I’ve never been able to take time off because of my busy schedule, but I realized over this past month that taking time to rest is as important as taking classes. I’ve managed to plan a three-week trip to South Africa. I haven’t been home in three years, and while I’ll have a few teaching gigs and some other meetings while there, it is planned as a vacation.
Harper Watters is a ballet dancer for today's generation. A social media maestro and a charismatic performer, the Houston Ballet soloist is equally at home in front of the camera hosting his hit YouTube series, "The Pre Show"; interacting with fans on his crazy-popular Instagram account; or showing off his beautiful classical technique onstage. It's a multifaceted identity that's proven to be invaluable to his career—and it's taking him to places he never even dreamed of.
The dancers who take our breath away are the risk-takers, the ones who appear completely fearless onstage. "When you see somebody trying to travel more, go farther, push the limits of their physical abilities, that's always going to be inspiring," says Ballet BC dancer Alexis Fletcher.
But dance training can feel like it's in conflict with that idea. We spend thousands of hours in the studio trying to do steps perfectly, and that pursuit of perfection can make us anxious about taking risks. What if we fail? What if we fall?
Luckily, fearlessness is a mental skill that you can work on, just as you work on your technique. Here's how you can learn to push yourself past your limits.
If you're in need of a piece that's both trendy and sophisticated, look no further than this Só Dança crop top. Featuring elegant long sleeves, a high neckline, and a delicate lace trim, it's both classic and contemporary—perfect for everything from that big audition to a long night in the studio. Enter below for your chance to win it!
Auditioning for summer intensives in person may be the ideal—but for Anna McDowell, a 16-year-old student at Juneau Dance Theatre in Juneau, AK, it's rarely possible. “Living in Alaska, it's difficult to travel to auditions," she says. “It gets way too expensive!" Instead, each year, with help from her teachers and a videographer, she puts together a well-crafted video and submits it to schools around the country. Last year, her high-quality video helped her earn acceptance to nearly every program she applied for. Most summer intensive programs, eager to attract students from far and wide, will accept video auditions from those who can't travel to take class. But major schools look at hundreds of submissions each year, which means video auditioners have just a few minutes—or even seconds—to make a great impression. If you're about to create an audition video, follow these tips from the professionals to put your best digital foot forward.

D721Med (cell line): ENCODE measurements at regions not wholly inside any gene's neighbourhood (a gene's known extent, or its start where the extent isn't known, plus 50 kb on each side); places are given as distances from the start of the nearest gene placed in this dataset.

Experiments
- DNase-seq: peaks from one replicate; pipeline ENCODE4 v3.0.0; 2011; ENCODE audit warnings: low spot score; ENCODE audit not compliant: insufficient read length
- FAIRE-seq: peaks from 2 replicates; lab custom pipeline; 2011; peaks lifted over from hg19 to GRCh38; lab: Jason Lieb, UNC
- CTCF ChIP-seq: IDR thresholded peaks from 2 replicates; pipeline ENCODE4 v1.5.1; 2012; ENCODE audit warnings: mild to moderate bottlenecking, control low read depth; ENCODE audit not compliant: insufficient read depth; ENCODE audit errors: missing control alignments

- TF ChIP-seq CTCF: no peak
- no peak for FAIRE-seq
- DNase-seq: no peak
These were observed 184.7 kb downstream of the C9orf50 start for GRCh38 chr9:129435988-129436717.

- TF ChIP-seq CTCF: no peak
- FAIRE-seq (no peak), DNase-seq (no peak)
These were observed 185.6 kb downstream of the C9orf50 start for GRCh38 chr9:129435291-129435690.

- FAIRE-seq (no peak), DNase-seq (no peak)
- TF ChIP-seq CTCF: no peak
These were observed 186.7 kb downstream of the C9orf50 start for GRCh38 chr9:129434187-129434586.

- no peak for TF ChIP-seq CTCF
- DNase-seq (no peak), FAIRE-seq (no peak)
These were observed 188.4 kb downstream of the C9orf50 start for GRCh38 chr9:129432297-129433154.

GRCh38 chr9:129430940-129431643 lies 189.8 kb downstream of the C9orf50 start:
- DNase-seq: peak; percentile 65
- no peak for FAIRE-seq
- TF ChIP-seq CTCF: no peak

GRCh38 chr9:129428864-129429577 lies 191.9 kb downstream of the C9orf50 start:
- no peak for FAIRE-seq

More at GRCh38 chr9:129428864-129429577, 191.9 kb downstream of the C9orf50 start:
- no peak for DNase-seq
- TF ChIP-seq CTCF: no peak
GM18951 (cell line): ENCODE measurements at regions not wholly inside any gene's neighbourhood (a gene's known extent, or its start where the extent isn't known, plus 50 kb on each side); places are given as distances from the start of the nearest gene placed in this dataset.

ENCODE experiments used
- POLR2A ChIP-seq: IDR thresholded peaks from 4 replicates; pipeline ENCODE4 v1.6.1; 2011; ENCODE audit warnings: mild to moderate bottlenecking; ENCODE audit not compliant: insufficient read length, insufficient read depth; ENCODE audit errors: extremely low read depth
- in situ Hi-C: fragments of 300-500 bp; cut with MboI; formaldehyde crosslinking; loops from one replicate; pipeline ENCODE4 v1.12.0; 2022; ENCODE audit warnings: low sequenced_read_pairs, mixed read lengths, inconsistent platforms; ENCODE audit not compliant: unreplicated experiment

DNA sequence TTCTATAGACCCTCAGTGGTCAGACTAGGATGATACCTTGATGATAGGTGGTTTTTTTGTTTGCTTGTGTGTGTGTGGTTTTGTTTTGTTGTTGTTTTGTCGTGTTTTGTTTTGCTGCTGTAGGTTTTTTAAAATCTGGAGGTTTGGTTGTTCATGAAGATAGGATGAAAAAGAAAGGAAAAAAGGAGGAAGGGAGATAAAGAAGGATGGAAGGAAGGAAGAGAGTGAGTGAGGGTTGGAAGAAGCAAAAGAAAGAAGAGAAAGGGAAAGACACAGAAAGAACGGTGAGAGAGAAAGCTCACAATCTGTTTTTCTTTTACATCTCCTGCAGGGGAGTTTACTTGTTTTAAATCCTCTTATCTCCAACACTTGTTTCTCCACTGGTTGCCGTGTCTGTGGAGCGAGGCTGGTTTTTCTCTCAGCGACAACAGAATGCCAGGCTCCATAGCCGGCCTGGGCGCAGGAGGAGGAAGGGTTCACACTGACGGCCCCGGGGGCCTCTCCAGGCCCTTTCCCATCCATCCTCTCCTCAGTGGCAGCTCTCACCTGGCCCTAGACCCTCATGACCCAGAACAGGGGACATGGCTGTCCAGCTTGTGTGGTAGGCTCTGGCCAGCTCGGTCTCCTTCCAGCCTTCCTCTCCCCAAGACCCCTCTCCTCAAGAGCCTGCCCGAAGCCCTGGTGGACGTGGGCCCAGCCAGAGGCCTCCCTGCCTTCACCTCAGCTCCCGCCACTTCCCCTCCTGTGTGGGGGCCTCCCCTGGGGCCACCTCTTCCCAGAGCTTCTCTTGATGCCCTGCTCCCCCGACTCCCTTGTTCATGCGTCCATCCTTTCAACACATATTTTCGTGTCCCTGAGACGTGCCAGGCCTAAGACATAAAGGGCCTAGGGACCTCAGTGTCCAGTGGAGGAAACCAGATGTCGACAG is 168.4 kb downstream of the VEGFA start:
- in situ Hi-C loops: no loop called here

There are zillions of things to think about when choosing a summer program, but here's one you might not have considered: using an intensive as an opportunity to focus on a new style. Maybe you're a tap dancer who's ready to see where else your rhythm and quick feet can serve you, or a contemporary dancer curious about the more traditional roots of your genre. A summer program can be the perfect place to broaden your horizons, giving you the opportunity to make technical and artistic changes that stick throughout the year.
Happy birthday, George Balanchine! The great choreographer and founder of New York City Ballet would have been 114 years old today. Balanchine revolutionized ballet, especially American ballet—and he also had quite a way with words. To celebrate Mr. B's birthday, we rounded up some of our favorite iconic Balanchine quotes.
There's a common misconception that a dancer's body has to be thin. But the truth is that talent knows no body type, and the number on the scale never determines an artist's capabilities. Here are some extraordinary dancers fighting the stereotype of what a dancer "should" look like.